The Canadian Dollar at a Glance
The Canadian dollar was relatively flat in August, recovering from the late-month multi-year lows on the back of a remarkable 3 day, 30% rally in oil prices into month end. The domestic risk for the Canadian dollar remains primarily related to oil, with the added concern of the Bank of Canada’s interest rate decision on September 9th and the coming election in October.
From a global perspective, Canadian dollar risk remains susceptible to the broader turbulence that will likely arise as the Federal Reserve begins to raise interest rates, which they have implied could happen this year. On top of this, risk will be tied to the ongoing impact of the global turmoil sparking from China. The swift official intervention in securities markets coupled with an implied acceptance of a weaker Renminbi has hammered the global markets.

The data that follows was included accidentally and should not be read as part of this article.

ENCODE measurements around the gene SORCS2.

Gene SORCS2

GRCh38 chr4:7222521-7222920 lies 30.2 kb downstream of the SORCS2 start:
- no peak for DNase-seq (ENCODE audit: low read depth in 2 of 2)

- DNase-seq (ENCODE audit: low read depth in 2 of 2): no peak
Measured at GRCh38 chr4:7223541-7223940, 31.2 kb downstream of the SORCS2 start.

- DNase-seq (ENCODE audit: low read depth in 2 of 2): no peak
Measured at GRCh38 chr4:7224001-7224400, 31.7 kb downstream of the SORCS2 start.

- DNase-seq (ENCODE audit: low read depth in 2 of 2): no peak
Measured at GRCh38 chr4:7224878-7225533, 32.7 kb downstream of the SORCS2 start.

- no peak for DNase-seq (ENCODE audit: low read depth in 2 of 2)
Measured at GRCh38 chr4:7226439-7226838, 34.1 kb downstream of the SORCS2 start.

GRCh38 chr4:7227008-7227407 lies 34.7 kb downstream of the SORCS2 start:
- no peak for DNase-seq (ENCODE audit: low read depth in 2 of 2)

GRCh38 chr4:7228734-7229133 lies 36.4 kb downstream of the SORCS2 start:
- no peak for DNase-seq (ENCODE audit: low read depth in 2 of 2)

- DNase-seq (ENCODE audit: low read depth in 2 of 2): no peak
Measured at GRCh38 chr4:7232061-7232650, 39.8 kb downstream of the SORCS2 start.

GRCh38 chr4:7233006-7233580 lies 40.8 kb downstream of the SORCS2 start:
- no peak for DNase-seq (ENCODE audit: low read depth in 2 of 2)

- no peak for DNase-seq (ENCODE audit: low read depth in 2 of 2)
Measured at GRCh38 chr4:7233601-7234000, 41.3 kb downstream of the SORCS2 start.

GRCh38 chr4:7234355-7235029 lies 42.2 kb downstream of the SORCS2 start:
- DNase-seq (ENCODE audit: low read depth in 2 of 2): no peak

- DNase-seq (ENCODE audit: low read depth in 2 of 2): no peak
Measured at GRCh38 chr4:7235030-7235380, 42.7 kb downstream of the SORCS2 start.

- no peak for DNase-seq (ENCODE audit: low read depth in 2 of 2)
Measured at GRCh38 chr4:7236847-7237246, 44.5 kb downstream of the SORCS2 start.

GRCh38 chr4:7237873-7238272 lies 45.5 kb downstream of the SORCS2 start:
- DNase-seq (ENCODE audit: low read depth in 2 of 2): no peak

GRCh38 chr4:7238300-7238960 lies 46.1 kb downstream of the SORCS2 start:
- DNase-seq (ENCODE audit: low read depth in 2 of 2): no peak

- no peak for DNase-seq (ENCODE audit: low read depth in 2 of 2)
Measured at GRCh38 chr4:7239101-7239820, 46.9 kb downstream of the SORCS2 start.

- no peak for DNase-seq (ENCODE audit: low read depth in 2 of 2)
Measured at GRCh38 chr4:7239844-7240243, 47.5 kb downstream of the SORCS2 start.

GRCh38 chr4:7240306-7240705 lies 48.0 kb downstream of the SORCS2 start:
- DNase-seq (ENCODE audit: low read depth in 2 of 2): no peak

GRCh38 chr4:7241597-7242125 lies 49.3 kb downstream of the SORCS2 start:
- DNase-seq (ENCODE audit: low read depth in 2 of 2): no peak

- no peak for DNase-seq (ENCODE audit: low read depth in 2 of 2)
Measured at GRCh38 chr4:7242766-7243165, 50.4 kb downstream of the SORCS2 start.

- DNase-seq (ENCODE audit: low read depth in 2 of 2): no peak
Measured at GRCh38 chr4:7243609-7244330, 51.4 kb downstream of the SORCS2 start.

Persistent weakness in commodity prices and soft global demand remain hurdles for the Canadian dollar. Despite the economic contraction in the first half of the year, the labour market has continued to add jobs at a moderate pace. In terms of monetary policy, the bank of Canada’s primary focus remains tied to oil prices. Canadian dollar sentiment remains bearish with near term CAD weakness likely to result from the expectations of the Federal Reserve policy normalization on its way.